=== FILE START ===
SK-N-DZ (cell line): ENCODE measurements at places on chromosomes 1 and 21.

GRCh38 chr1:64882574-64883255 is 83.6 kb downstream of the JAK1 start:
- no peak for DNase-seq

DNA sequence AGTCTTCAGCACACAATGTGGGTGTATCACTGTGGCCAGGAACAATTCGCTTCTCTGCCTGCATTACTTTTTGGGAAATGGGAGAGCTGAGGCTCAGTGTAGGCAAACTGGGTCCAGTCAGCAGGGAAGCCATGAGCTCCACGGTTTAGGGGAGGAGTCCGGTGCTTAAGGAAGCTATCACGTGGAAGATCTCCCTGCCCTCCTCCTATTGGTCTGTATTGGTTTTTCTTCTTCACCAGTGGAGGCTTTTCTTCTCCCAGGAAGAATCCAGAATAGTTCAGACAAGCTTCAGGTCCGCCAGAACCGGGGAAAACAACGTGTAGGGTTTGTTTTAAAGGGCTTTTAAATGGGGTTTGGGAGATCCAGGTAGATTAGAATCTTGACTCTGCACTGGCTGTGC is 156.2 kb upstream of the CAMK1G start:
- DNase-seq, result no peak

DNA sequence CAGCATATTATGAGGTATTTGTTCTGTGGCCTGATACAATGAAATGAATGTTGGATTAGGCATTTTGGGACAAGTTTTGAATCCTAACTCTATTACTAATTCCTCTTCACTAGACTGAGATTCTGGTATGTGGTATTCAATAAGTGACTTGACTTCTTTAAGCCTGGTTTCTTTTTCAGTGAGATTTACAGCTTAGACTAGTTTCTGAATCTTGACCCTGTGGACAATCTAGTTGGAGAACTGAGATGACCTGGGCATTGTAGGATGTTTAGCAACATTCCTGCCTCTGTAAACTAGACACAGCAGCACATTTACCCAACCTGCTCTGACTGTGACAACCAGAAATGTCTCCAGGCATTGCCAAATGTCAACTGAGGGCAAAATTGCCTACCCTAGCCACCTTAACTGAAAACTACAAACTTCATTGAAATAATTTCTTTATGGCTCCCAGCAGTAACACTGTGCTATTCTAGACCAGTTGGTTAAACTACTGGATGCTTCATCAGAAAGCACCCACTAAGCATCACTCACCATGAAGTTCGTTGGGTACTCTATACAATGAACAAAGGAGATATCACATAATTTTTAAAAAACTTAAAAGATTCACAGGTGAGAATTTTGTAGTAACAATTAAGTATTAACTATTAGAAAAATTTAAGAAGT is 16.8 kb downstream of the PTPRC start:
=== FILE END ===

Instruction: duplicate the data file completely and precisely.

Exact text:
SK-N-DZ (cell line): ENCODE measurements at places on chromosomes 1 and 21.

GRCh38 chr1:64882574-64883255 is 83.6 kb downstream of the JAK1 start:
- no peak for DNase-seq

DNA sequence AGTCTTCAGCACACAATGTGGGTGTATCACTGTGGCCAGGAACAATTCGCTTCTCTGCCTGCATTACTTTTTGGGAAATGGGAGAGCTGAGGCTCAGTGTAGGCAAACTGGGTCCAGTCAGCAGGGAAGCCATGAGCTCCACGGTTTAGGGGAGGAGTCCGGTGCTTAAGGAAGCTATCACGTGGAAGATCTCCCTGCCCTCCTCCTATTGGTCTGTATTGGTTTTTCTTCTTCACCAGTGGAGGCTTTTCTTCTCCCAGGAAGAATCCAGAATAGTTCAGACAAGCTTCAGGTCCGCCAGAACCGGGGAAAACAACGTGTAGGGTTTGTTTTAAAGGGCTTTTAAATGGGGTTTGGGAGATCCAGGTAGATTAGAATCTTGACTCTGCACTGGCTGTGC is 156.2 kb upstream of the CAMK1G start:
- DNase-seq, result no peak

DNA sequence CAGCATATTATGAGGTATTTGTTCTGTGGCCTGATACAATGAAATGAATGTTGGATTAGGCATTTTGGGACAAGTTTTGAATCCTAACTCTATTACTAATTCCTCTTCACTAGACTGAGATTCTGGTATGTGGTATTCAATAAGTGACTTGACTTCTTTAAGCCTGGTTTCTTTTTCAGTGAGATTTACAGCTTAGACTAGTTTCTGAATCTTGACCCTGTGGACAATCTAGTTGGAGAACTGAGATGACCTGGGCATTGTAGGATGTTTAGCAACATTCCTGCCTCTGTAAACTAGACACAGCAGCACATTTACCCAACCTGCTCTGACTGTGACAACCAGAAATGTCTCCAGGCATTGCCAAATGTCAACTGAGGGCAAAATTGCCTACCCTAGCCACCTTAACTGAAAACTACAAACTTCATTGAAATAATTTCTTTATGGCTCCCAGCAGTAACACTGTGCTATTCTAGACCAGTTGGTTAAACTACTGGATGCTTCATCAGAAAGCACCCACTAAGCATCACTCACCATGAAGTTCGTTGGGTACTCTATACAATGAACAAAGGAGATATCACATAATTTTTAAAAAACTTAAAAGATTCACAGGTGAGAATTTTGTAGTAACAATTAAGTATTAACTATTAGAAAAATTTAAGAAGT is 16.8 kb downstream of the PTPRC start: